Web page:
I have read many biographies of missionaries, ranging from contemporary times to ancient history. You would think these precious people, so used of God, would have stories of constant love, power and joy. Not so. Their stories are marked by heartache, discouragement, even treachery — stories not of adventure but of tears.
If we are genuine in our desire to know the forces that produce godliness, we must go to the Garden of Gethsemane, to Jesus, our example. All the forces that opposed Job were also there at Gethsemane, arrayed against Christ. Likewise, the fierce tempter who sought out David’s heart on the rooftop is the same tempter who sought out Jesus on the temple pinnacle to destroy him. And all the forces of torment that plagued Peter’s soul were also at Gethsemane, battling with our Savior.
To every true man or woman of God there will come a cup of pain. Jesus’ entire ministry had been doing the will of his Father. Indeed, for three years everything he did pointed toward Calvary. Now, at Gethsemane, He cried out in effect, “Oh, God, if it is possible at all, relieve me of this burden. It’s too heavy for me. I would rather let it pass.”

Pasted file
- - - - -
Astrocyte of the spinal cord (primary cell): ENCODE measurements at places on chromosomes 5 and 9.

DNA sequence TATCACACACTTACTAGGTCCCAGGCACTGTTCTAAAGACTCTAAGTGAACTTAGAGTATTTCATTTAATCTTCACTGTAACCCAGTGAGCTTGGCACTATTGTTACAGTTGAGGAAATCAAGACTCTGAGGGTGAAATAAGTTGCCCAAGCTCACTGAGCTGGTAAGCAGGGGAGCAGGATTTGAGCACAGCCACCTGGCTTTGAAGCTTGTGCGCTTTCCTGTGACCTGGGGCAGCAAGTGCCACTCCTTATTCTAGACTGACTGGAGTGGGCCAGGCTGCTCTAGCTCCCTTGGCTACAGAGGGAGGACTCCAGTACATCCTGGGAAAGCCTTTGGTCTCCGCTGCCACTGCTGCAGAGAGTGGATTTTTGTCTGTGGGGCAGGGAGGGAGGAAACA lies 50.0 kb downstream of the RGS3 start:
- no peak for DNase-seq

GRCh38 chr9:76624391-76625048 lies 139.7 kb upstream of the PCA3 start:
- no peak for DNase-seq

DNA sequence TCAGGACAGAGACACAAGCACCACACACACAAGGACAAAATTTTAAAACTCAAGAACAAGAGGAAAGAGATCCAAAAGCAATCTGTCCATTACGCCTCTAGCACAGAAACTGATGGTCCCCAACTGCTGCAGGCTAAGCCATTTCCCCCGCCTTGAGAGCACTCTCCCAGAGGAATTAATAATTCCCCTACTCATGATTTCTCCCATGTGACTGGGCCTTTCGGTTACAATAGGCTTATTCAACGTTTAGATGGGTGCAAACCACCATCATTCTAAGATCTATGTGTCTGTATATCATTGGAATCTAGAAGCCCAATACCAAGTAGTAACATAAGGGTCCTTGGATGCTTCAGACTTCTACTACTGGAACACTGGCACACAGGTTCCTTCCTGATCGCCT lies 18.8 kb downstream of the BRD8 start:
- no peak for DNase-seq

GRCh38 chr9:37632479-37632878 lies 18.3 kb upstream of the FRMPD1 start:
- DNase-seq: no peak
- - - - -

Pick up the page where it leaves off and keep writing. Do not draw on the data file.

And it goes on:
I don’t know what your cup of pain may be. Some Christians have prayed for years to be delivered from theirs. Make no mistake, I believe in healing. Yet I also believe in healing afflictions. David testified, “Before I was afflicted I went astray: but now I keep your word” (Psalm 119:67).
We cannot let ourselves think that every pain or trial is an attack of the devil. Nor can we think that these trials mean we have sin in our lives and that God is judging us. David tells us differently. If he had not been afflicted, he would not have sought the Lord.